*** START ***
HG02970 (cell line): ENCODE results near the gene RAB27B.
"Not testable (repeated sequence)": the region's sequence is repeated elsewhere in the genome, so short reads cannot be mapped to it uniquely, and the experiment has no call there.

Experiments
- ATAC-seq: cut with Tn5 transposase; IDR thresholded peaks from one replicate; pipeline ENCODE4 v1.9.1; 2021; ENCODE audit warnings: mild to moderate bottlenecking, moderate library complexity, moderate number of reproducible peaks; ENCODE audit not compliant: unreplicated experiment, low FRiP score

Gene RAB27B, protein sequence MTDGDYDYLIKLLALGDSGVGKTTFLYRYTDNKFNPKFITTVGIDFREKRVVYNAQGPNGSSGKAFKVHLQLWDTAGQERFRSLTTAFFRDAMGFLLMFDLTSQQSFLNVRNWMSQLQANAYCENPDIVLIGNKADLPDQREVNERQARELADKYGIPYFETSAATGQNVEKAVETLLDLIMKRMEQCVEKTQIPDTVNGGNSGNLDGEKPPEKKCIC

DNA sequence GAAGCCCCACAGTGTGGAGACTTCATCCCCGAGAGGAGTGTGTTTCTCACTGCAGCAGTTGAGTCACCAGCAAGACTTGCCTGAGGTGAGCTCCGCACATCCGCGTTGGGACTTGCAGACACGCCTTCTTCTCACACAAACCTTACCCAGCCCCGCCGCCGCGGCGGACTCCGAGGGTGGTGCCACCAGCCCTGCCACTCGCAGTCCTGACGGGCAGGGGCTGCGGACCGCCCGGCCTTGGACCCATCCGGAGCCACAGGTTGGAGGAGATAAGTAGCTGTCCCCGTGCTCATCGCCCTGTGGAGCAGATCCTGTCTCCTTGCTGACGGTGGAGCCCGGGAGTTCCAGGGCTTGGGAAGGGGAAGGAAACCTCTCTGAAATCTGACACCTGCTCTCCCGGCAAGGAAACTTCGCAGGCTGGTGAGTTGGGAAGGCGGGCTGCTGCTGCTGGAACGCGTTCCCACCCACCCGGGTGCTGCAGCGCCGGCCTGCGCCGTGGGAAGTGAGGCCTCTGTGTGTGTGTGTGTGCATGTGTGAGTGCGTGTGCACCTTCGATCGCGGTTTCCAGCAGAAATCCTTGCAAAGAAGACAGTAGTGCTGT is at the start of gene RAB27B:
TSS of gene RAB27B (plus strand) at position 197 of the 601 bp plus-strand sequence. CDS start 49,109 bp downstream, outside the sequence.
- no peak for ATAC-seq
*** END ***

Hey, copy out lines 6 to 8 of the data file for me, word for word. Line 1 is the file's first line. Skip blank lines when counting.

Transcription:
DNA sequence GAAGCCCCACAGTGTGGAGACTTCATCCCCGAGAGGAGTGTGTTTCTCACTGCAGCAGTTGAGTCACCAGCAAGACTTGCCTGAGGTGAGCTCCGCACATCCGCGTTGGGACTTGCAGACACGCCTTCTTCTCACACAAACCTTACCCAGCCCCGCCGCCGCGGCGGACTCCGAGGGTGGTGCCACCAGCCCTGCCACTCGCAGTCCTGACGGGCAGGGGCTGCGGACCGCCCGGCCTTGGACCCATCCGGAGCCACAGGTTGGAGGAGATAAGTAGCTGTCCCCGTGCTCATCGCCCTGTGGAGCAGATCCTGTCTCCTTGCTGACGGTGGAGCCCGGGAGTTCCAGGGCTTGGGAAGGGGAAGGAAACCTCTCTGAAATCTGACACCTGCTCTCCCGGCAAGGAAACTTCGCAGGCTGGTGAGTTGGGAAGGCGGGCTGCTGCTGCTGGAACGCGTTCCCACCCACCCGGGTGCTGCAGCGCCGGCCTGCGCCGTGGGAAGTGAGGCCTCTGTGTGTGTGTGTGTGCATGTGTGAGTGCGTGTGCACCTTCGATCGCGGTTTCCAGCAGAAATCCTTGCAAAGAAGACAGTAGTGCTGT is at the start of gene RAB27B:
TSS of gene RAB27B (plus strand) at position 197 of the 601 bp plus-strand sequence. CDS start 49,109 bp downstream, outside the sequence.
- no peak for ATAC-seq